“We are all good and we are all evil.”
It’s not exactly sound Biblical theology, but neither is it totally false. After all, many protestant Christians affirm both total depravity and common grace. But somehow I don’t think that’s how the writers of Showtime’s Dexter intend the statement to be taken. Dexter after all is a crime dramedy about a forensics specialist with the Miami PD who has a particularly gruesome late night hobby: serial killing. This theme, that we are all good and evil, is a recurring one throughout the series. It makes for some interesting television, but the message itself seems flawed when we consider who is communicating it.
Dexter Morgan is the lovable yet unsettling serial killer and main star of the show. The plot line revolves around his struggle to deal with his internal demons and to hide them from his closest friends and family. That story is compelling to watch and disturbing. But that story often gets mixed in with the related point that like Dexter, we all have masks that we wear. Repeatedly Dexter’s voice-over reminds us that he’s not the only one wearing a mask. First and foremost are nearly all of his victims, who though they appear like normal and decent people, are actually secret murderers themselves. Take for example the car salesman who rapes and murders potential female buyers; or look at the junk yard manager who holds refugees and illegal immigrants for ransom. But beyond those “bad guys” there are the other regulars on the show who wear their own masks.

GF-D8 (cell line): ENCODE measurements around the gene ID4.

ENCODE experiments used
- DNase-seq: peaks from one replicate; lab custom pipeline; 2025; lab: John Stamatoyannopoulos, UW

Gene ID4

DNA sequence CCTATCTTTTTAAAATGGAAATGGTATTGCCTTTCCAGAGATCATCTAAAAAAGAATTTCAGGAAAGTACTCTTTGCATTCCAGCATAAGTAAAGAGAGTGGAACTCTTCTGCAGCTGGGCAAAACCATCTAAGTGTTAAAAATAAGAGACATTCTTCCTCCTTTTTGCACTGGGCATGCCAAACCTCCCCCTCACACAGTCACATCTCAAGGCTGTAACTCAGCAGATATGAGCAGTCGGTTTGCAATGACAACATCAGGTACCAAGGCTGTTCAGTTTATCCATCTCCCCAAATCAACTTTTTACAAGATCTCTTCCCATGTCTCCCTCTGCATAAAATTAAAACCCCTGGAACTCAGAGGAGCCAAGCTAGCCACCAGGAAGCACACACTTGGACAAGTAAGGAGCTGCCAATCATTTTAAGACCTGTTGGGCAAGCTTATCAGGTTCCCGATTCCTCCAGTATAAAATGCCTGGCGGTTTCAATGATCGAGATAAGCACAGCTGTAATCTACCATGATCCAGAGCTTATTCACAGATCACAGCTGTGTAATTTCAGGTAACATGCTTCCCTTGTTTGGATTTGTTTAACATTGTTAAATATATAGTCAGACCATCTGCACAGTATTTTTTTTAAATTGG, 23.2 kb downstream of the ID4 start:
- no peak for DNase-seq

Deborah, Dexter’s sister, hides her low self-esteem behind a veneer of bravado and a foul mouth that boasts of confidence. Dexter’s boss is struggling to hide her career mishaps since she accidentally landed in the position of lieutenant. Then there is Dexter’s co-workers who each respectively hide their divorce or their military background. In short, Dexter would have us believe that we are not all so very different from him. We all have our demons and our dark places. We all wear our masks and conceal who we really are. We all, like him, play the game of polite society.
The point is true at one level. Often we do wear masks and keep the skeletons in our closets. None of us is perfect and none of us wants everyone to know everything about us, our pasts, and our failures. Yet this point is largely lost when we consider that the one communicating it is a serial killer. Of course, no sin is worse than another in the eyes of God. That is to say we are all sinners and if you have broken even one part of the law, the Scriptures say, then you have broken them all. Jesus even highlights how our view of sin and his differ, and we are far worse than we think (if you lust it’s the same as adultery; if you hate it’s the same as murder). But somehow a serial killer’s attempts to communicate this point actually diminishes its truthfulness. In fact this theme gets communicated at points throughout the show in a way that it starts to feel preachy and overbearing. And it’s not the kind of preaching that pricks at sin in your heart. It’s the kind of preaching that feels pretentious and self-righteous.
I actually like the show, though it should be said that it is not for the squeamish or the easily terrified. It also contains excessive foul language and an occasional nude scene. Nonetheless Dexter is a brilliantly crafted dark comedy. But that one theme just doesn’t seem to fit with the story. I’ll be the first to admit that we are indeed all sinners. But while Dexter is telling me that I have a speck in my eye, he’s got a massive log sticking out of his own and I just can’t get past that to hear his moral counsel.